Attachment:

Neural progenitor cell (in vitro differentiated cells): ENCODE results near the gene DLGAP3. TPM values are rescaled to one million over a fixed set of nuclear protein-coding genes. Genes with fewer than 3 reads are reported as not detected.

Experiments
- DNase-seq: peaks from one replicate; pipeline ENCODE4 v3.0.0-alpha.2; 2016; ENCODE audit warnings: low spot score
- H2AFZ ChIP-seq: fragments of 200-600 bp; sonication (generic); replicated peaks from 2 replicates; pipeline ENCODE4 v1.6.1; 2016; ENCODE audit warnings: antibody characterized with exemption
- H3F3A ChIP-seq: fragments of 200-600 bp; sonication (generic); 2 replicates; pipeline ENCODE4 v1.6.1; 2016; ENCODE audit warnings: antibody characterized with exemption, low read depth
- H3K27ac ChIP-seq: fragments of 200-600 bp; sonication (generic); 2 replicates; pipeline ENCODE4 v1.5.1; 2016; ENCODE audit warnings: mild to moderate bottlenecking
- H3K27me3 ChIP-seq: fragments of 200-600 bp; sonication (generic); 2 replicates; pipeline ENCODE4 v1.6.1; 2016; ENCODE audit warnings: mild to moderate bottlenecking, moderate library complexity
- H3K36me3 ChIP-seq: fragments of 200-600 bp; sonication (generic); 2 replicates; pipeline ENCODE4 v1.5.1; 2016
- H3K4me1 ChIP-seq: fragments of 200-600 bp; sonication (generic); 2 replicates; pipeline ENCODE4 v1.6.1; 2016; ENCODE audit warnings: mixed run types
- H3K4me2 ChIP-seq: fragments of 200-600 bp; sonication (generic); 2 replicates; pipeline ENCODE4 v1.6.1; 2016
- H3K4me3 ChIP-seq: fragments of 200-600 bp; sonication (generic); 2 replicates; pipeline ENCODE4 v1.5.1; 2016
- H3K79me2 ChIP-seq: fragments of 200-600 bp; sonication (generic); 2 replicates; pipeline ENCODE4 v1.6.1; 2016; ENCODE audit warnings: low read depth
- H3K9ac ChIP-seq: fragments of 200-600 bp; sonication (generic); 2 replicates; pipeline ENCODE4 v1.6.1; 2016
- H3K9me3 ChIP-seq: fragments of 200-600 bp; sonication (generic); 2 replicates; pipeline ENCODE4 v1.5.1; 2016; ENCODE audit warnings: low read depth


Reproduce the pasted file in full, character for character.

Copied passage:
Neural progenitor cell (in vitro differentiated cells): ENCODE results near the gene DLGAP3. TPM values are rescaled to one million over a fixed set of nuclear protein-coding genes. Genes with fewer than 3 reads are reported as not detected.

Experiments
- DNase-seq: peaks from one replicate; pipeline ENCODE4 v3.0.0-alpha.2; 2016; ENCODE audit warnings: low spot score
- H2AFZ ChIP-seq: fragments of 200-600 bp; sonication (generic); replicated peaks from 2 replicates; pipeline ENCODE4 v1.6.1; 2016; ENCODE audit warnings: antibody characterized with exemption
- H3F3A ChIP-seq: fragments of 200-600 bp; sonication (generic); 2 replicates; pipeline ENCODE4 v1.6.1; 2016; ENCODE audit warnings: antibody characterized with exemption, low read depth
- H3K27ac ChIP-seq: fragments of 200-600 bp; sonication (generic); 2 replicates; pipeline ENCODE4 v1.5.1; 2016; ENCODE audit warnings: mild to moderate bottlenecking
- H3K27me3 ChIP-seq: fragments of 200-600 bp; sonication (generic); 2 replicates; pipeline ENCODE4 v1.6.1; 2016; ENCODE audit warnings: mild to moderate bottlenecking, moderate library complexity
- H3K36me3 ChIP-seq: fragments of 200-600 bp; sonication (generic); 2 replicates; pipeline ENCODE4 v1.5.1; 2016
- H3K4me1 ChIP-seq: fragments of 200-600 bp; sonication (generic); 2 replicates; pipeline ENCODE4 v1.6.1; 2016; ENCODE audit warnings: mixed run types
- H3K4me2 ChIP-seq: fragments of 200-600 bp; sonication (generic); 2 replicates; pipeline ENCODE4 v1.6.1; 2016
- H3K4me3 ChIP-seq: fragments of 200-600 bp; sonication (generic); 2 replicates; pipeline ENCODE4 v1.5.1; 2016
- H3K79me2 ChIP-seq: fragments of 200-600 bp; sonication (generic); 2 replicates; pipeline ENCODE4 v1.6.1; 2016; ENCODE audit warnings: low read depth
- H3K9ac ChIP-seq: fragments of 200-600 bp; sonication (generic); 2 replicates; pipeline ENCODE4 v1.6.1; 2016
- H3K9me3 ChIP-seq: fragments of 200-600 bp; sonication (generic); 2 replicates; pipeline ENCODE4 v1.5.1; 2016; ENCODE audit warnings: low read depth